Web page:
The National Criminal Justice Association (NCJA) announces its new leadership for the 2017-2018 term. Members of the Board of Directors and the Executive Committee were elected on July 30 at the NCJA Advisory Council meeting, held in conjunction with the 2017 National Forum on Criminal Justice in Long Beach, CA. The NCJA, based in Washington D.C., is a national voice in shaping and implementing criminal justice policy. As the representative of state, tribal and local criminal and juvenile justice practitioners, the NCJA works to promote a balanced approach to communities' complex public safety, criminal and juvenile justice system problems.
Deb Matteucci, who has served as Executive Director of the Montana Board of Crime Control since January 2015, was reelected to a second term on the NCJA Board and Executive Committee, representing the Western Region of Montana, Alaska, Washington, Oregon, California, Idaho, Wyoming, Nevada, Utah, Colorado, Arizona, New Mexico, Texas, Hawaii, American Samoa, Guam and the Northern Mariana Islands. Asked about the size of the territory she will represent, Matteucci said “We are a huge region but we share the same challenges. Large increases in meth, heroin and other incredibly toxic drugs, poor access to mental health services, and high rates of suicide and addiction are all drivers to the criminal justice system. I think each of the NCJA regions experiences these challenges to some degree, but for the West, it’s almost an epidemic. I’m humbled to have an opportunity to once again represent these states and territories at the national level and advocate for critical resources to our rural and frontier areas.”
Karhlton Moore, executive director of the Ohio Office of Criminal Justice Services, was reelected to a second term as President of the NCJA Board of Directors and will lead the Executive Committee. “It is a tremendous honor to serve as president of the NCJA board,” Moore said. “I am proud to work with and on behalf of my colleagues from across the country who are dedicated to improving our criminal justice system.” In addition, Christian Kervick, executive director of the Delaware Criminal Justice Council was re-elected to a second term as Vice President.
Joining Moore, Kervick and Matteucci on the Executive Committee are three other Regional Chairs: Raeone Magnusen, executive director of the Office of Justice Programs, Minnesota Department of Public Safety (Midwest Region); Fran Ecker, director of the Virginia Department of Criminal Justice Services (South Region); and Glenn Fueston, executive director of the Maryland Governor’s Office of Crime Control and Prevention (Northeast Region).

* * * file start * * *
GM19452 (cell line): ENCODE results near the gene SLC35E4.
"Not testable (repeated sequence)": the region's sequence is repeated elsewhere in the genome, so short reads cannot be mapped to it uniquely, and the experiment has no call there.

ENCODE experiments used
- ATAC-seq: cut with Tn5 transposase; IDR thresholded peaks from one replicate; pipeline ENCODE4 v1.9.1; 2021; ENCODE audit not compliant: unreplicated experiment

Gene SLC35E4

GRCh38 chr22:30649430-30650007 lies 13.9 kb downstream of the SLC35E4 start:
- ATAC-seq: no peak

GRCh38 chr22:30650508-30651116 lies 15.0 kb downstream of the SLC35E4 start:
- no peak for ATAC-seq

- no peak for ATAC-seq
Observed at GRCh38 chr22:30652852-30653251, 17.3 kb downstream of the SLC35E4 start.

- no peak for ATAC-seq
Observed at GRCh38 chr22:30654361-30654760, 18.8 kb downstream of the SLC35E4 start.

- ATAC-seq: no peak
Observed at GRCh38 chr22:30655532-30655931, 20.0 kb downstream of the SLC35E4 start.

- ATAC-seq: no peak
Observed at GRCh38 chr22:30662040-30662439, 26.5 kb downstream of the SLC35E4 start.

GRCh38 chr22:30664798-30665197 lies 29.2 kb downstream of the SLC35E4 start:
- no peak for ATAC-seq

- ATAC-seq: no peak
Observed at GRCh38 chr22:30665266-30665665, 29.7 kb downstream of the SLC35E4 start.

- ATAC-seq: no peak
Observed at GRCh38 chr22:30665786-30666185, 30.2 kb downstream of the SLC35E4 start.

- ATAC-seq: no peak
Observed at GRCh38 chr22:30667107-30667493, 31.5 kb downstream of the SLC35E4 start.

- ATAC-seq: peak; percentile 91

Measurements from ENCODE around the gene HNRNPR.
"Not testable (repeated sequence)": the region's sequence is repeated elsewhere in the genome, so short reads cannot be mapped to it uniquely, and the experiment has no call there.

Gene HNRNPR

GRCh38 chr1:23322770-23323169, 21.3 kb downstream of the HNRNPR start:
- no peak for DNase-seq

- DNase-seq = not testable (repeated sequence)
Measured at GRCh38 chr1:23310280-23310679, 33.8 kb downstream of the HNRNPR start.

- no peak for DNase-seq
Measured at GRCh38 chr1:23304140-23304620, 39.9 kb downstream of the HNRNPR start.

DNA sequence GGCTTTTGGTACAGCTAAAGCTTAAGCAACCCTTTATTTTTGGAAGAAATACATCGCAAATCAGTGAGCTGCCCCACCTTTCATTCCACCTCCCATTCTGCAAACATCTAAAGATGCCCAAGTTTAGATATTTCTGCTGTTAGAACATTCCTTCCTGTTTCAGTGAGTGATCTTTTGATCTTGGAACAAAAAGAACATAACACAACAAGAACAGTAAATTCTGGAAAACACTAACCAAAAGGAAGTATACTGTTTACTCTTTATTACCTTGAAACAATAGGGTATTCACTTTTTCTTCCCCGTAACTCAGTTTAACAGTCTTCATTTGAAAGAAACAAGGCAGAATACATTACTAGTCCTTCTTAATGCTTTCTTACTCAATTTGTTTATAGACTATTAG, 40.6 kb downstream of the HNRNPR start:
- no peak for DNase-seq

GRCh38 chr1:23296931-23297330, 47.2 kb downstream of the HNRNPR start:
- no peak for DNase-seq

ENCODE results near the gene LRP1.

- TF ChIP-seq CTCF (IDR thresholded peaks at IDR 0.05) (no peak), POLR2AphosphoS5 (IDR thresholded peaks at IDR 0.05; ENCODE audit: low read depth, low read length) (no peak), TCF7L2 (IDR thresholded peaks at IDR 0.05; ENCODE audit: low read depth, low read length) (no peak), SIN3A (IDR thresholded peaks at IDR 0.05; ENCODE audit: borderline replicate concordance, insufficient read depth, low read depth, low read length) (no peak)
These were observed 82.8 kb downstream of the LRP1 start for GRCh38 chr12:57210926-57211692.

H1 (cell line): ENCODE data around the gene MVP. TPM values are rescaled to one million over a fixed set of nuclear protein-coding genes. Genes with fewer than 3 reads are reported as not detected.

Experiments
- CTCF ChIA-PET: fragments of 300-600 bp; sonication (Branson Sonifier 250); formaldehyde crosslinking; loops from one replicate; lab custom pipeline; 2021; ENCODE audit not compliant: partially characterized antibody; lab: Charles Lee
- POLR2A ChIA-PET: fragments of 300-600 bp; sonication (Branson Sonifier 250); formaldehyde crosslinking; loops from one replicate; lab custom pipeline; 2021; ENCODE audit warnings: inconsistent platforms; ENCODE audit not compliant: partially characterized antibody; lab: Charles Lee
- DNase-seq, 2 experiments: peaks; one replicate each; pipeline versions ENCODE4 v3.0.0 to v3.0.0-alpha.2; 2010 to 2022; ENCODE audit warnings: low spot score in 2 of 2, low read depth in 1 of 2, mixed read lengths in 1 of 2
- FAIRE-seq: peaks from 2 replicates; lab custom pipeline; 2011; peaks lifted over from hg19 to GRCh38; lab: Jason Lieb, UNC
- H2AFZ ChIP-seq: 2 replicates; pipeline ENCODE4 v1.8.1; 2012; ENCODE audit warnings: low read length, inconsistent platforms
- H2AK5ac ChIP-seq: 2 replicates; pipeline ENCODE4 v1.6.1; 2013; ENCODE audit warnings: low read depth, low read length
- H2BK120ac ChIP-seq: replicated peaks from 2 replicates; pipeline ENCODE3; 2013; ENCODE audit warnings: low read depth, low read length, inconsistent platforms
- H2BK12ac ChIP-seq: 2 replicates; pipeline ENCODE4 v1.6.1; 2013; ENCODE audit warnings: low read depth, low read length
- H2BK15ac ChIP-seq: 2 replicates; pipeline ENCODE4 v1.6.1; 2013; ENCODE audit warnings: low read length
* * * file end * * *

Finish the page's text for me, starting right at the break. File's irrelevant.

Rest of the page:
The NCJA Board of Directors and the Executive Committee formulate and guide the policy and direction of the association. Members represent all facets of the criminal and juvenile justice community, from law enforcement, corrections, prosecution, defense, courts, victim-witness services and educational institutions to federal, state and local elected officials. In addition to the members listed above, new members to the full Board of Directors include Anne Jordan, ME Administrative Office of the Courts; Scott McLaren, DE Criminal Justice Council; James Neal, GA Criminal Justice Coordinating Council; John Colligan, VA Department of Criminal Justice Services; David Murtaugh, IN Criminal Justice Institute; Lori Pesci, Summit County (OH) Division of Public Safety; Andrew LeFevre and Anthony Vidale, both of the AZ Criminal Justice Commission.
One challenge more unique to the Western Region, the high number of Native American/Alaska Native tribal governments and reservations, is one Matteucci hopes to bring to the attention of national policy makers and her counterparts on the NCJA Board. “I think each of the Western states are trying hard to identify and implement crime prevention, victim service, juvenile justice and law enforcement programs that honor and respect the traditions, culture and sovereignty of our tribal partners. Federal grant opportunities and new national initiatives sometimes fail to address the cultural needs of our tribal neighbors or the frontier landscape we call home, designed instead for inner city issues with big city access to resources. We just don’t have that.”
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The Montana Board of Crime Control (MBCC) provides the Building Blocks for Safer Communities with grant funding, data to drive decision making, and collaborative partnerships. Since 1968, the MBCC has been proactively contributing to public safety, crime prevention and victim assistance with planning, policy development, and coordination of the justice systems in partnership with citizens, government, and communities. Our federally directed role is to facilitate strategic planning within the criminal justice system, identify crime prevention needs, promote public safety, and enhance, coordinate, and strengthen the performance of the criminal and juvenile justice systems. The agency is organized to administer and service the following independent, but interrelated, functional components: Grants Planning, Administration and Fiscal Management, Training and Technical Assistance, Juvenile Justice Initiatives, and Technical Services including law enforcement incident based crime data reporting. MBCC is governed by an 18-member Board of Directors, appointed by the Governor and confirmed by the Montana Senate and has a staff of 18, based in Helena.
For more information, please visit our website at www.mbcc.mt.gov.